We join the call from other cause-oriented human rights groups for the expeditious release of vulnerable inmates who are ill, old, as well as the youth in conflict with law, and low-risk offenders. We all know the general condition in our country’s detention facilities (cramped, overly-congested and mostly unkempt) hence the probability that one will get infected and in turn infect other fellow detainees as well as the jail personnel manning the facilities, is very high. We call on the jail and prison authorities to implement this with great prudence, always taking into consideration the best interest of all PDLs.

Allow us then to make the following recommendations:

1. We beg the police to observe the proper rules of engagement and show utmost respect for the human rights of those under investigation and/or accused persons under our laws. Detainees should be provided with basic needs, e.g., food and potable water, a decent sleeping gear and be detained in a place where proper physical and social distancing can be observed. A good number may be turned over to their respective barangay officials who will then check the individual stories of those arrested. Alternatives to detention should be considered, such as education of the violators and community service upon their release.

2. We propose that in releasing qualified PDLs to decongest our jails and prisons, priority should be given to the elderly, those who are sick, the youth, as well as those existing PDLs who were earlier granted release through the benefits of the good conduct time allowances (GCTA), but were subsequently ordered re-arrested; and finally those who are already qualified for Executive Clemency and favorably recommended by the Board of Pardons and Parole.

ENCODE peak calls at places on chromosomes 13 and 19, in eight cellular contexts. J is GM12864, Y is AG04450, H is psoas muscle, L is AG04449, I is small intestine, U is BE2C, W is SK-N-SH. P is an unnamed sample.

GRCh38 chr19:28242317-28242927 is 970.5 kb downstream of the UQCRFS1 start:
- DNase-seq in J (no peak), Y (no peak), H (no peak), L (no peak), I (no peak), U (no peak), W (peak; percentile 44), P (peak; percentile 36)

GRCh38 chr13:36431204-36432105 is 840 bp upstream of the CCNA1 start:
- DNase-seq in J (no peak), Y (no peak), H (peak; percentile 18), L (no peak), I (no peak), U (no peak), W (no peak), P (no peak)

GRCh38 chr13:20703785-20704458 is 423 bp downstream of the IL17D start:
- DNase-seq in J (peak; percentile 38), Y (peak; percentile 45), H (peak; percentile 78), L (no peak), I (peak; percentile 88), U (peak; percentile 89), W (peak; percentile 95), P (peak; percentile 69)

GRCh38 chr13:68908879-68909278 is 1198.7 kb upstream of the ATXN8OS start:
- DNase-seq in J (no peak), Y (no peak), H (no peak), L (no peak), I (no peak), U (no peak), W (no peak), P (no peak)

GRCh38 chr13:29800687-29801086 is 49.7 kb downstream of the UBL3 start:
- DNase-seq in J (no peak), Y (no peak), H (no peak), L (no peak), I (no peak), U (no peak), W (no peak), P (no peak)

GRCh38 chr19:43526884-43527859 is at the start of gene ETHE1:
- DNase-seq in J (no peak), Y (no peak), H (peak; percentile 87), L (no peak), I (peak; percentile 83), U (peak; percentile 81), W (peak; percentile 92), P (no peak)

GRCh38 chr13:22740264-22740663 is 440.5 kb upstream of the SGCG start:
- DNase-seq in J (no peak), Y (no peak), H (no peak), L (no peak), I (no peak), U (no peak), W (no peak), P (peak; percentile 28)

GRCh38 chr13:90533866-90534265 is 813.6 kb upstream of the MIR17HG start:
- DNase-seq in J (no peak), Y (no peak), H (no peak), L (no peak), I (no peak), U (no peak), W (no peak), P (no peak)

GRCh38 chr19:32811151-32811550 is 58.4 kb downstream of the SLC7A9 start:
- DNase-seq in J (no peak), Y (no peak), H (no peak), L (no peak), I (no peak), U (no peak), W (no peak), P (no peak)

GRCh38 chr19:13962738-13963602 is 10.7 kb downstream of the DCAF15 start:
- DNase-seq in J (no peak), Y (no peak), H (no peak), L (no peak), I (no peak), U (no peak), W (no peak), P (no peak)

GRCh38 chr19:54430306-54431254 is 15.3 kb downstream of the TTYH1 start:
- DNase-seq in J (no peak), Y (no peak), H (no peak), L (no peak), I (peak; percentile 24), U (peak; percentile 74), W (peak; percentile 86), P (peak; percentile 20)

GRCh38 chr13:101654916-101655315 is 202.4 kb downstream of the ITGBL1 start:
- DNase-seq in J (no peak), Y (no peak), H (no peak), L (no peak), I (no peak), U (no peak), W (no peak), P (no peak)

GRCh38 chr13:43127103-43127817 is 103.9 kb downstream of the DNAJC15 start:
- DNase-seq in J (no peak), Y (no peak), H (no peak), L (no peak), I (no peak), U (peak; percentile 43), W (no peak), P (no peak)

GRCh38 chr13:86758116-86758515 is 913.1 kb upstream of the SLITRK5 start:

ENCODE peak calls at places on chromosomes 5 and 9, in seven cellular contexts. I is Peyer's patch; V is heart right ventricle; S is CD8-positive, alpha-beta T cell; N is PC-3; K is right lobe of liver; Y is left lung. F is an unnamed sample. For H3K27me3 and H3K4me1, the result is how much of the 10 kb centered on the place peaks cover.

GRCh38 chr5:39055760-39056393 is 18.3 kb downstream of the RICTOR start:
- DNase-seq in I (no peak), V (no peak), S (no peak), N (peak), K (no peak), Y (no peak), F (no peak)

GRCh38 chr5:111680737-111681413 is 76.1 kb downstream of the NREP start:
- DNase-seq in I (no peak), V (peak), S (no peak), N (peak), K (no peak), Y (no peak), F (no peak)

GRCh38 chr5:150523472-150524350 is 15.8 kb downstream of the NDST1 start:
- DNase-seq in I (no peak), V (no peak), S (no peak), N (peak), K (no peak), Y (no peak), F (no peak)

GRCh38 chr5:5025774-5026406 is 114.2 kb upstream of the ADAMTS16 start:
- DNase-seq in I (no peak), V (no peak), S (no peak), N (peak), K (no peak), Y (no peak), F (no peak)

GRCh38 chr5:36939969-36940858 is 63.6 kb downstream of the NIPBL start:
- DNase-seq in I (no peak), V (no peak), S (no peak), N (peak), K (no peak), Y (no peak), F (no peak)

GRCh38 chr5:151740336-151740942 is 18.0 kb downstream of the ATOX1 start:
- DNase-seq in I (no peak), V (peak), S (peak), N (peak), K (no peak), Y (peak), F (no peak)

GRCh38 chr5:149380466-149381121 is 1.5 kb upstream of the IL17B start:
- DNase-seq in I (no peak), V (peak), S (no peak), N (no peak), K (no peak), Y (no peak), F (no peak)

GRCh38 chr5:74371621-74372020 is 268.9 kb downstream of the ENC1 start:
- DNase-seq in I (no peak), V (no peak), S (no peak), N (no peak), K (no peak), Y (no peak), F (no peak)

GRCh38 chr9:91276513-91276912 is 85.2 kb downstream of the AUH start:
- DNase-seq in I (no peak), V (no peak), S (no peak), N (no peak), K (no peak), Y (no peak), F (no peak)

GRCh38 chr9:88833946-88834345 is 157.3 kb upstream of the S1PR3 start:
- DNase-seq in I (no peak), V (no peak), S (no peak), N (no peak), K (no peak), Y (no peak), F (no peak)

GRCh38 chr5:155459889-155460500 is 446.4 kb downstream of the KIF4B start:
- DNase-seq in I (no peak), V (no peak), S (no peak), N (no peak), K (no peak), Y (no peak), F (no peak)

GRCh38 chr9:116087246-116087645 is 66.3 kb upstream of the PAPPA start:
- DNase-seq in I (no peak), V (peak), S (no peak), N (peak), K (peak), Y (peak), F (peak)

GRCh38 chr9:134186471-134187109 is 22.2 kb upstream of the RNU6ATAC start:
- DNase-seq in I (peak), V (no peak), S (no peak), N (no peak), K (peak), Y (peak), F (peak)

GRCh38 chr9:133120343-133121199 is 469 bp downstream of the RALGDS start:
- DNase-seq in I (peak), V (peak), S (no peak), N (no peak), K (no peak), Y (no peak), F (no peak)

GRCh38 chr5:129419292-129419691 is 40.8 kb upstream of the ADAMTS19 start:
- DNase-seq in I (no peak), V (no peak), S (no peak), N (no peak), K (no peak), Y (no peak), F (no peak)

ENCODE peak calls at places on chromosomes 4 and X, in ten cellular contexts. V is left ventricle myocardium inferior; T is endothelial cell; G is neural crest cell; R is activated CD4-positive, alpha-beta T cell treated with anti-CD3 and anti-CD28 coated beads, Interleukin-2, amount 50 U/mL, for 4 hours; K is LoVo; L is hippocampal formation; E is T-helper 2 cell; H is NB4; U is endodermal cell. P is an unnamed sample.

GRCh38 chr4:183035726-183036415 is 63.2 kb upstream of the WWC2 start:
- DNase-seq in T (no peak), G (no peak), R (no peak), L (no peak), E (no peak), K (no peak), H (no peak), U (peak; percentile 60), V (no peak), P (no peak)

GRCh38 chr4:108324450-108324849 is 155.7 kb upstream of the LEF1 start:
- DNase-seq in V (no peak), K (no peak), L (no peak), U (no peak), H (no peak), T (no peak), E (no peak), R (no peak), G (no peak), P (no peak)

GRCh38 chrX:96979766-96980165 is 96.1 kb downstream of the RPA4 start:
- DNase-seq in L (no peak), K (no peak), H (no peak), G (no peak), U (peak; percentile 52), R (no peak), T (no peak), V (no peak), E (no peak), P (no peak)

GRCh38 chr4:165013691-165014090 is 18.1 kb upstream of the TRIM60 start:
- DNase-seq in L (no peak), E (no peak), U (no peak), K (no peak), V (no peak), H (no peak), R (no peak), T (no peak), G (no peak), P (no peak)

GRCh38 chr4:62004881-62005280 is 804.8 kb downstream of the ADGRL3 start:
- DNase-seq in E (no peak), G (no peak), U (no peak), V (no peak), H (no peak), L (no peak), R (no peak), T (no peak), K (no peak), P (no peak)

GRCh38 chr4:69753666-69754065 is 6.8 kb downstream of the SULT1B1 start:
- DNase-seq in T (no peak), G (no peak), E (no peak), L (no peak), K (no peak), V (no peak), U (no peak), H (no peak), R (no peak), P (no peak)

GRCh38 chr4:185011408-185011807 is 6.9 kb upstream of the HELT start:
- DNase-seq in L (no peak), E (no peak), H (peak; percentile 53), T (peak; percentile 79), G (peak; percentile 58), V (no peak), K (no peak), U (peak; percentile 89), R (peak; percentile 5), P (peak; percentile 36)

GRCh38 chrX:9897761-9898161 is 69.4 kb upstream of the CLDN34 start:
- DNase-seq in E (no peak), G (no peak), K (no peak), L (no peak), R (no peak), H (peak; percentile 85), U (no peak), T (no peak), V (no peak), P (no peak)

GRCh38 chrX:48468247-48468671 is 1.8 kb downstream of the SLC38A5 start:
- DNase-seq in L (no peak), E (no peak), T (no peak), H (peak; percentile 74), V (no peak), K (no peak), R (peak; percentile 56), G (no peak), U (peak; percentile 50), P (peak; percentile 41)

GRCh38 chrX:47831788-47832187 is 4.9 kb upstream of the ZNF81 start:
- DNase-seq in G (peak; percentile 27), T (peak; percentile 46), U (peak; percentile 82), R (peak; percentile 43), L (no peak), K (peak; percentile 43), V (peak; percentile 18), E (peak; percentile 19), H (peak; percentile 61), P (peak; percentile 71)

Needless to say, we also ask that support services be given to those who will be released, like those national prisoners who will have to travel back to their provinces. This can be in the form of transport services and inclusion in the Pantawid Buhay program of the government.

3. Finally as to the housing of COVID-19 positive PDLs, we strongly recommend that they be placed in medical facilities where their needs can be attended to properly, and not in penal institutions where the possibility of transmitting the virus to other detainees and correctional personnel is very high. With the terrible congestion in our penal institutions, the transmission to other inmates is very high and it will be very catastrophic. We call for the urgent testing for correctional employees, and all PDLs who are under investigation or monitoring (PUIs and PUMs), and the provision of personal protective equipment (PPE) for our correctional front liners and medical teams. We also urge the Inter Agency Task Force (IATF) on COVID response to strictly mandate observance of protocols on isolation of COVID patients, PUIs and PUMs, testing and proper treatment for the said patients.

At the outset we enjoin everyone to cooperate and observe all the reasonable measures laid down by our civil authorities to combat this menace. Let us continue to pray for and honor our frontlines, especially the medical workers, law enforcers, jail and prison officials and personnel, for their noble efforts and sacrifices. We include in our prayers those who are still battling with the disease, that they may be healed soon.

Rest assured that the Church is always ready to work hand in hand with the State to curb this pandemic and mitigate its adverse effects on our populace. May God bless us and deliver us all through these tough times!

Legazpi City, 30 April 2020

+ Joel Z. Baylon, D.D.
Bishop of Legazpi
Chairman, CBCP-Episcopal Commission on Prison Pastoral Care (CBCP-ECPPC)